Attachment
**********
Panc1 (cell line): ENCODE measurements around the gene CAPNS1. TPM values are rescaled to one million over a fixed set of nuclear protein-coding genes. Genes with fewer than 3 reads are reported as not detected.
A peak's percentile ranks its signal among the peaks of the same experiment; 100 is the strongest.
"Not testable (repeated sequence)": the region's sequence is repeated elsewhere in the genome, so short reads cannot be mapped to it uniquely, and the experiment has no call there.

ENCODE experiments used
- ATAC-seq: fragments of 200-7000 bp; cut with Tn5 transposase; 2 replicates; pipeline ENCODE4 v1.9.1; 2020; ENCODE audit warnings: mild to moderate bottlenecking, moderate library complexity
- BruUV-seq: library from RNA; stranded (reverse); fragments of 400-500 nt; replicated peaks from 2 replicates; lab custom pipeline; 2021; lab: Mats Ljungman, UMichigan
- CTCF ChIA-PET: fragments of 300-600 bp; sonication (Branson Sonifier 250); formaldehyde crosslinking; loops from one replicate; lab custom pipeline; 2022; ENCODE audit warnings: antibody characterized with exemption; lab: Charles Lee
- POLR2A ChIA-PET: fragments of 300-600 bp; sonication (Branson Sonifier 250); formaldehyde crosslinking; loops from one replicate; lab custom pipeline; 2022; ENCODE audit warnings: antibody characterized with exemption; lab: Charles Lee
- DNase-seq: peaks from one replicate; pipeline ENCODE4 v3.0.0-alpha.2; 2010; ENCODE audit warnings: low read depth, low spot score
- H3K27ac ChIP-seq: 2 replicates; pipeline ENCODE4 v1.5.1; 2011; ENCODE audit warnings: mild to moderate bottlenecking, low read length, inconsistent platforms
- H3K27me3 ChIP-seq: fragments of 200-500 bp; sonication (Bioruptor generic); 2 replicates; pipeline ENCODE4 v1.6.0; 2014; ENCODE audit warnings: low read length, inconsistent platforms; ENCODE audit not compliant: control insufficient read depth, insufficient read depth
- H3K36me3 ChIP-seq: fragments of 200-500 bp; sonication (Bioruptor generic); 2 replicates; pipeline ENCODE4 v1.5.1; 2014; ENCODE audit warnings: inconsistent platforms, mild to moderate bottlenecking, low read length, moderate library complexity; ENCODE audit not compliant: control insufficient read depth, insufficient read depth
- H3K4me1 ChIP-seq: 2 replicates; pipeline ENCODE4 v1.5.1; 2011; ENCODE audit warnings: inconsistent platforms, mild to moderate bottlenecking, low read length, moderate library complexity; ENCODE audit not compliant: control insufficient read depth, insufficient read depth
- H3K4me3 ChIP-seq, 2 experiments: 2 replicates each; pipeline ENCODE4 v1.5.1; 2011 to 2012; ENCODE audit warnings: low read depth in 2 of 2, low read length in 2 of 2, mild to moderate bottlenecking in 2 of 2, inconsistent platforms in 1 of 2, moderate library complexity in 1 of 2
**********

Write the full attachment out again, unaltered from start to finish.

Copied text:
Panc1 (cell line): ENCODE measurements around the gene CAPNS1. TPM values are rescaled to one million over a fixed set of nuclear protein-coding genes. Genes with fewer than 3 reads are reported as not detected.
A peak's percentile ranks its signal among the peaks of the same experiment; 100 is the strongest.
"Not testable (repeated sequence)": the region's sequence is repeated elsewhere in the genome, so short reads cannot be mapped to it uniquely, and the experiment has no call there.

ENCODE experiments used
- ATAC-seq: fragments of 200-7000 bp; cut with Tn5 transposase; 2 replicates; pipeline ENCODE4 v1.9.1; 2020; ENCODE audit warnings: mild to moderate bottlenecking, moderate library complexity
- BruUV-seq: library from RNA; stranded (reverse); fragments of 400-500 nt; replicated peaks from 2 replicates; lab custom pipeline; 2021; lab: Mats Ljungman, UMichigan
- CTCF ChIA-PET: fragments of 300-600 bp; sonication (Branson Sonifier 250); formaldehyde crosslinking; loops from one replicate; lab custom pipeline; 2022; ENCODE audit warnings: antibody characterized with exemption; lab: Charles Lee
- POLR2A ChIA-PET: fragments of 300-600 bp; sonication (Branson Sonifier 250); formaldehyde crosslinking; loops from one replicate; lab custom pipeline; 2022; ENCODE audit warnings: antibody characterized with exemption; lab: Charles Lee
- DNase-seq: peaks from one replicate; pipeline ENCODE4 v3.0.0-alpha.2; 2010; ENCODE audit warnings: low read depth, low spot score
- H3K27ac ChIP-seq: 2 replicates; pipeline ENCODE4 v1.5.1; 2011; ENCODE audit warnings: mild to moderate bottlenecking, low read length, inconsistent platforms
- H3K27me3 ChIP-seq: fragments of 200-500 bp; sonication (Bioruptor generic); 2 replicates; pipeline ENCODE4 v1.6.0; 2014; ENCODE audit warnings: low read length, inconsistent platforms; ENCODE audit not compliant: control insufficient read depth, insufficient read depth
- H3K36me3 ChIP-seq: fragments of 200-500 bp; sonication (Bioruptor generic); 2 replicates; pipeline ENCODE4 v1.5.1; 2014; ENCODE audit warnings: inconsistent platforms, mild to moderate bottlenecking, low read length, moderate library complexity; ENCODE audit not compliant: control insufficient read depth, insufficient read depth
- H3K4me1 ChIP-seq: 2 replicates; pipeline ENCODE4 v1.5.1; 2011; ENCODE audit warnings: inconsistent platforms, mild to moderate bottlenecking, low read length, moderate library complexity; ENCODE audit not compliant: control insufficient read depth, insufficient read depth
- H3K4me3 ChIP-seq, 2 experiments: 2 replicates each; pipeline ENCODE4 v1.5.1; 2011 to 2012; ENCODE audit warnings: low read depth in 2 of 2, low read length in 2 of 2, mild to moderate bottlenecking in 2 of 2, inconsistent platforms in 1 of 2, moderate library complexity in 1 of 2